[0089] Some embodiments described herein provide for a respiratory humidification system that is configured to deliver warm, humidified gas to a patient or other user. The gas is passed through a liquid chamber which is filled with a liquid (e.g., water) that is heated using a heater plate. The liquid evaporates in the chamber and combines with the gas which flows over it, thereby heating and/or humidifying the gas. The humidified gas can be directed to an inspiratory limb having one or more heater wires associated therewith. The heater wires can be selectively powered to provide a defined, desired, appropriate, or selected amount of heat to the humidified gas. In some embodiments, the respiratory humidification system can be used in conjunction with an incubator or radiant warmer or a temperature controlled environment. The temperature controlled environment may be a substantially sealed environment where the temperature within the environment is strictly controlled within predefined temperature limits. A temperature controlled environment as referred to defines a sealed enclosure that includes a strict temperature control. The inspiratory limb can be segmented such that a first segment is outside the incubator and a second segment is inside the incubator. Furthermore, a first set of heater wires can be associated with the first segment and a second set of heater wires can be associated with the second segment. The humidification system can be configured to provide power to the first set of heater wires in a first mode and to the first set and second set of heater wires in a second mode. In some embodiments, the humidification system can be configured to provide power to the first set of heater wires in a first mode and to the second set of heater wires in a second mode. In some embodiments the first section or first set of heater wires is heated and both the first and second sets of heater wires are only heated if there is a sudden change in the temperature controlled environment or incubator such as due to draft, or a fan or a blanket being placed over the sensor of the tube within the incubator. The inspiratory limb can include sensors at the end of each segment to provide feedback to the humidification system for use in selecting a power to deliver to the sets of heater wires in the segments. In some embodiments a sensor may be located only at the end of the entire tube, and the sensor may be located within the temperature controlled environment or incubator or radiant warmer. In some embodiments, the humidification system can include an expiratory limb having associated heater wires which are also selectively controlled by the humidification system. In the present disclosure, the segmented limb is described with reference to an inspiratory limb. However, the described features can be applied to an expiratory limb as well.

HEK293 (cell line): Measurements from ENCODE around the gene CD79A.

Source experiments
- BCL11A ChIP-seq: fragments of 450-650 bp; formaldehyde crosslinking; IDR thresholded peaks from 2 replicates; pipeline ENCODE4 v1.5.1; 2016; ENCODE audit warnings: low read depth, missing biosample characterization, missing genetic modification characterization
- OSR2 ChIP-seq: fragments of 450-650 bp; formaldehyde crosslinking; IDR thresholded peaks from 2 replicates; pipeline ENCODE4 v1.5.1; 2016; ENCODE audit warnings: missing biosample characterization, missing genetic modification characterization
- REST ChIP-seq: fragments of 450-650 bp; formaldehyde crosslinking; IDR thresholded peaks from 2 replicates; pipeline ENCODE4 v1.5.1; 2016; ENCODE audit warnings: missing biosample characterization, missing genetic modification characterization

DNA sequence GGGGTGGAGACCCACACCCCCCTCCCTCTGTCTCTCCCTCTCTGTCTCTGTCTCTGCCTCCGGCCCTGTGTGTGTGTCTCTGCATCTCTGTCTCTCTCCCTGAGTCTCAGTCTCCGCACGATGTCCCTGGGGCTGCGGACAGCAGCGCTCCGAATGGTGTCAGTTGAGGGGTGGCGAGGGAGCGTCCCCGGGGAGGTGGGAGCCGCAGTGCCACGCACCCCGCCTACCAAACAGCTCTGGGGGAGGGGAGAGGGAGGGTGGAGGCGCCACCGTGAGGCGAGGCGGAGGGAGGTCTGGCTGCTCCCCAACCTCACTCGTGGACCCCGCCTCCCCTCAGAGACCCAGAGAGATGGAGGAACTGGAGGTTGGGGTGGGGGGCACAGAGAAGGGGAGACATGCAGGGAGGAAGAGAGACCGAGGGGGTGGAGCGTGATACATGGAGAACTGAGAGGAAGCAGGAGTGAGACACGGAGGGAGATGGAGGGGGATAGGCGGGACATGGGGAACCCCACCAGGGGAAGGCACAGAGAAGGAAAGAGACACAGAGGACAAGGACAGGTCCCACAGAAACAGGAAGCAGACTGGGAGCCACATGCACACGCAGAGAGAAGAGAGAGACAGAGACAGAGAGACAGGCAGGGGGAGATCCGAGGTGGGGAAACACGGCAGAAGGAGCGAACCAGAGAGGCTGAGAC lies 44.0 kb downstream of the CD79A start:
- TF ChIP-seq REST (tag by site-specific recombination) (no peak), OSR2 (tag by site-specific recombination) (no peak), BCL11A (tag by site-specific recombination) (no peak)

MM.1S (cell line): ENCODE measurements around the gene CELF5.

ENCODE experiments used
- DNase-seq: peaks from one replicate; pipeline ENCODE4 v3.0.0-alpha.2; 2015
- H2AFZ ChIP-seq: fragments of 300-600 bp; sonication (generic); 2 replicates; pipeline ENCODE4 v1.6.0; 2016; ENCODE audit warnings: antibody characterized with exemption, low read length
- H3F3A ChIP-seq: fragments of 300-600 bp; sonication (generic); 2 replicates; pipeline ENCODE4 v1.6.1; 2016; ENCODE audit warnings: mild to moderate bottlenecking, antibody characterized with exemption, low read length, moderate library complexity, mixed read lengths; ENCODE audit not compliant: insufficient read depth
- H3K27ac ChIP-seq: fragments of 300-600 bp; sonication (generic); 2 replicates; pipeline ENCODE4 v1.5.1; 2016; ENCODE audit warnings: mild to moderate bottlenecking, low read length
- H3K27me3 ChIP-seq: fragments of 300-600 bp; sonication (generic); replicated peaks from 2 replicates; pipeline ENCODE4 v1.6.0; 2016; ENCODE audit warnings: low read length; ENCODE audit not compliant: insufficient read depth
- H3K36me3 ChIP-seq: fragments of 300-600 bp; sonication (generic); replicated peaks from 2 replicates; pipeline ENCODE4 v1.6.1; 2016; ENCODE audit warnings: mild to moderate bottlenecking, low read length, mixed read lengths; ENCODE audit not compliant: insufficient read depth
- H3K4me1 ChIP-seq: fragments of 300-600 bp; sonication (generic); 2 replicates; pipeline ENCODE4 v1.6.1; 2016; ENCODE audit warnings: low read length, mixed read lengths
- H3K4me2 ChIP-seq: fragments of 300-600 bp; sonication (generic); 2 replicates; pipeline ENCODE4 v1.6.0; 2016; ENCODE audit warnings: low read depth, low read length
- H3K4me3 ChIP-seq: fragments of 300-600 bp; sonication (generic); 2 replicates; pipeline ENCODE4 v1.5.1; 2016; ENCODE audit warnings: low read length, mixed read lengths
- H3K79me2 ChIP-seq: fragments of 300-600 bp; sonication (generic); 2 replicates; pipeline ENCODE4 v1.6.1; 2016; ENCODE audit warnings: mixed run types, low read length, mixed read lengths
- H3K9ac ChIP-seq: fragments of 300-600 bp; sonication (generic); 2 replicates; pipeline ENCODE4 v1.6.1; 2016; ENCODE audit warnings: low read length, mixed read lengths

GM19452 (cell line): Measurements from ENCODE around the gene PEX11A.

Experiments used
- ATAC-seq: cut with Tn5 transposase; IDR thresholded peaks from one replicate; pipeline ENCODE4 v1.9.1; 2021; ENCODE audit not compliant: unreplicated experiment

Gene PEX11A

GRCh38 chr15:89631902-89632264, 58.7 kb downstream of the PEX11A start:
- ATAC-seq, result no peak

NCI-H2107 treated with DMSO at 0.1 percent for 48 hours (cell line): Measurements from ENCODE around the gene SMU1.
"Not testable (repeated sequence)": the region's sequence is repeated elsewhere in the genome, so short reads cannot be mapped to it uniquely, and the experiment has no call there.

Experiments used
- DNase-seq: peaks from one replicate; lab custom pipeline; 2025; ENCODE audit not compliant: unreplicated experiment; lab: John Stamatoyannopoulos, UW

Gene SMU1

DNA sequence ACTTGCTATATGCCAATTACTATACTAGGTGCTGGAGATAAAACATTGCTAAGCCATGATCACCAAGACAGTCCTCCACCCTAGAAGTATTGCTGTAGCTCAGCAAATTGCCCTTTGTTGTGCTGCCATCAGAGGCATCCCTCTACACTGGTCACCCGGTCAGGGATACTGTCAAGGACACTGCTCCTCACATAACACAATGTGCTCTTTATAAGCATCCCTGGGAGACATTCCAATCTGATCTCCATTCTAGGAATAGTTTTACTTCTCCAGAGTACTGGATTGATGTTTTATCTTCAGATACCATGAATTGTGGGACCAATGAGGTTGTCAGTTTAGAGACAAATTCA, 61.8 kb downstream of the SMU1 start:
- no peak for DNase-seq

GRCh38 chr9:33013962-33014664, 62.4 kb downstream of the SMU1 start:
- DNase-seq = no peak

Respiratory Humidification Systems

[0090] FIG. 1 illustrates an example respiratory humidification system 100 for delivering humidified gas to a user, the respiratory humidification system 100 having a breathing circuit 200 that includes a segmented inspiratory limb 202 with sensors 204a, 204b in each segment. The segmented inspiratory limb 202 can be used in conjunction with an incubator 208, as illustrated, or with another system where there are different temperatures along different segments of the inspiratory limb 202, such as in conjunction with a radiant warmer or a temperature controlled environment. The segmented inspiratory limb 202 can be used to provide different levels of heat to different segments of the inspiratory limb 202a, 202b to reduce or prevent condensation and/or to control a temperature of gas delivered to a user.

[0091] The illustrated respiratory humidification system 100 comprises a pressurized gas source 102. In some implementations, the pressurized gas source 102 comprises a fan, blower, or the like. In some implementations, the pressurized gas source 102 comprises a ventilator or other positive pressure generating device. In some implementations the gases source can be a pressurized gases reservoir and the gases can be supplied by an outlet such as a wall gases source in a hospital. The pressurized gas source 102 comprises an inlet 104 and an outlet 106.

[0092] The pressurized gas source 102 provides a flow of fluid (e.g. , oxygen, anesthetic gases, air, air and oxygen mixture, a gases mixture or the like) to a humidification unit 108. The fluid flow passes from the outlet 106 of the pressurized gas source 102 to an inlet 1 10 of the humidification unit 108. In the illustrated configuration the humidification unit 108 is separate from the gases source 102 and is removably connectable to the gases source 102. In the illustrated configuration, the humidification unit 108 is shown separate of the pressurized gas source 102 with the inlet 110 of the humidification unit 108 connected to the outlet 106 of the pressurized gas source 102 with a conduit 112. In some implementations, the pressurized gas source 102 and the humidification unit 108 can be integrated into a single housing.